[time-nuts] Advantages & Disadvantages of the TPLL Method

WarrenS warrensjmail-one at yahoo.com
Tue Jun 15 14:15:59 EDT 2010


Bob posted
>The injection lock gain rises at 1/f. At some point it's going to be 
>greater
than the gain through the EFC.

It would seem to me with that argument then nothing works, everything in the 
universal will all be at the same frequency sooner or later.
fortunately
The PLL feedback gain also rises due to the 'PI' integrator at the same 1/f 
rate, and starts out way ahead.
Don't think the injection lock is ever going to catch up, at least not in 
OUR life times.

The offset cause by the effect of Loading is a different subject, and has 
also been taken care of (good enough).

ws

*********************
Hi

The injection lock gain rises at 1/f. At some point it's going to be greater
than the gain through the EFC.

Bob

-----Original Message-----
From: time-nuts-bounces at febo.com [mailto:time-nuts-bounces at febo.com] 
On
Behalf Of WarrenS
Sent: Tuesday, June 15, 2010 1:37 PM
To: Discussion of precise time and frequency measurement
Subject: Re: [time-nuts] Advantages & Disadvantages of the TPLL Method


Bob posted:
If the two oscillators are locked by injection locking, small changes in the
EFC is no longer needed to keep them in phase / frequency alignment.

No disagreement
I guess the thing you may be missing is that there is so much gain and BW in

the TPLL EFC feedback loop that it complexly overpowers any injection
locking tendency and makes its effect insignificant
This I have tested for in many ways, one way was to increase the cross
coupling between the oscillators by 1000.

If you can not believe that I know how to test for this or add 2 numbers,
I'd suggest you try it for yourself with a TPLL and stop speculating how I'm

wrong.
Injection locking and its friends is not a problem with the simple TPLL
tester using 10811 ref osc, and the 3db & 5 db pads shown in my block
diagram.

ws

********************

Hi

If the two oscillators are locked by input to the EFC then the EFC voltage
will reproduce the phase / frequency of the DUT on the reference (they are
phase locked via the PLL).

If the two oscillators are locked by injection locking, small changes in the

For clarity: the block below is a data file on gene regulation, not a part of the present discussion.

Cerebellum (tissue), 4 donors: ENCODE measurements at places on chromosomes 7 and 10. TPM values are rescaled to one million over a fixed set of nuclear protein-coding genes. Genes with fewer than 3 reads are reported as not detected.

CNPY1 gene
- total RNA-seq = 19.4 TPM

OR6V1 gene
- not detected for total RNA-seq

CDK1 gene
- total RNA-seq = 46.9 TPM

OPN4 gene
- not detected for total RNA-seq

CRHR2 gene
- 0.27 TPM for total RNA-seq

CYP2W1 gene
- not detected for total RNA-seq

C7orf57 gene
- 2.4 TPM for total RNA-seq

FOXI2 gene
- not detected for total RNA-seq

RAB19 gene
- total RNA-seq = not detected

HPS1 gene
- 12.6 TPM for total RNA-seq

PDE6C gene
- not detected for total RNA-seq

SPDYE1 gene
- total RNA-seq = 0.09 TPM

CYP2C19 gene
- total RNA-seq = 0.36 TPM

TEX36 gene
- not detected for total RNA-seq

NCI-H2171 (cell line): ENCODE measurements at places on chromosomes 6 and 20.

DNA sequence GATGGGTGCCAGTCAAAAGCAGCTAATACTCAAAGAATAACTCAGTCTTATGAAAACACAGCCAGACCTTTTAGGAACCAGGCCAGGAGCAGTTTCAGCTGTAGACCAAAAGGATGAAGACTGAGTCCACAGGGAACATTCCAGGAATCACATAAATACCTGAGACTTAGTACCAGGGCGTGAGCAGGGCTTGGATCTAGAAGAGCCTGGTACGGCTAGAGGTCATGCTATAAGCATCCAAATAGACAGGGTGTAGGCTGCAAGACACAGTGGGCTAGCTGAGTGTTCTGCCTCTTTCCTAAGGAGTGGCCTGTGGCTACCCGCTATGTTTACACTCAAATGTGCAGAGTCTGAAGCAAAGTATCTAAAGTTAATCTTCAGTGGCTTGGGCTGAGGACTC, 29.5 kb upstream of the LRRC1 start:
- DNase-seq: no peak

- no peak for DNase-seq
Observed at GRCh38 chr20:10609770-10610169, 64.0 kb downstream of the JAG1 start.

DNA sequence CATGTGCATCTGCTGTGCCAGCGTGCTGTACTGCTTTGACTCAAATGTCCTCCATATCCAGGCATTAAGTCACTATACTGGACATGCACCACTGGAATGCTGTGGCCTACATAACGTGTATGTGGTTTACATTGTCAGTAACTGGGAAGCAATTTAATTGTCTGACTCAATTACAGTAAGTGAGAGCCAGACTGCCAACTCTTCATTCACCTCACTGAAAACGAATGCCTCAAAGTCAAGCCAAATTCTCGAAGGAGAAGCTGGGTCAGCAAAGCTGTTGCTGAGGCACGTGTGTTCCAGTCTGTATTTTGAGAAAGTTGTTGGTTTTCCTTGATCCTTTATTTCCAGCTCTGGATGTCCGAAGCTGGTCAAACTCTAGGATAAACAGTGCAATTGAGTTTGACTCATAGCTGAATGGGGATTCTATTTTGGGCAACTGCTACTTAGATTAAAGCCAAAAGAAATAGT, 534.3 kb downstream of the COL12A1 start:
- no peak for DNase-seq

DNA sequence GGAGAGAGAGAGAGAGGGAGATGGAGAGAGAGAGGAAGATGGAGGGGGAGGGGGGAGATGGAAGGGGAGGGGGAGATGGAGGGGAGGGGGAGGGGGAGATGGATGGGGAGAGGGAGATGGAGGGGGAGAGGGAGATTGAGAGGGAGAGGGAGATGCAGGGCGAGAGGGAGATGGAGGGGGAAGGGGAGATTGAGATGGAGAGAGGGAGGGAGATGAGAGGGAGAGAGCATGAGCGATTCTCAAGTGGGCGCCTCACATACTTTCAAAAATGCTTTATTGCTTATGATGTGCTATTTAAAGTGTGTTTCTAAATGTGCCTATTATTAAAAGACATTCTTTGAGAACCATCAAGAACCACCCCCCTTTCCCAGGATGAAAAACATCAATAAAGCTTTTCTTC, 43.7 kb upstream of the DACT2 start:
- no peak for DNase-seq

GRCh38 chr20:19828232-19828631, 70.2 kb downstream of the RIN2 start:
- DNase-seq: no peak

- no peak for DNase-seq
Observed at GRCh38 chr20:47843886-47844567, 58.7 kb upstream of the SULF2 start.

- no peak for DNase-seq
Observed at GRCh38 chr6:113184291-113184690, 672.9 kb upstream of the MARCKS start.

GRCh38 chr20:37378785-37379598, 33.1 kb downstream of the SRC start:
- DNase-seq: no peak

EFC is no longer needed to keep them in phase / frequency alignment. The
injection lock bypasses the pll within the injection lock bandwidth. It's a
second control loop in parallel with the PLL. Since the two oscillators are
already locked (by injection) the EFC "information" is suppressed within the
injection lock bandwidth, but not outside it. It's not a brick wall filter,
the normal stuff applies to exactly how much you have lost on the EFC from
the injection lock.

This is not some sort of math mumbo jumbo. I've physically seen it happen
multiple times on real hardware on the bench in the lab. It happens on
breadboards built from scratch. It happens with HP 3048's. It's a very real
limit when doing any "at output frequency" PLL's.

Bob

-----Original Message-----
From: time-nuts-bounces at febo.com [mailto:time-nuts-bounces at febo.com]
On
Behalf Of WarrenS
Sent: Tuesday, June 15, 2010 10:04 AM
To: Discussion of precise time and frequency measurement
Subject: Re: [time-nuts] Advantages & Disadvantages of the TPLL Method

Bob posted

>Since it's dependent both on frequency offset and phase angle,
When there is no freq offset as in the wsTPLL and no changing of phase
angle,
I'm saying that injection locking no longer applies.
The thing that some may be missing is that the DUT Osc is cloned by the
reference Osc.
There is no significant difference between them. (within the PLL bandwidth
which is >> than tau0)
An oscillator is not going to injection to its self (as far as I know)
NOW, Frequency offset due to loading effects, that is another issue and a
possible problem, so I'm surprised it has not yet been brought up.

> I've seen an unfortunately large amount of data where injection locking
> was the issue.
No argument, me too. That is why the lack of injection locking problems with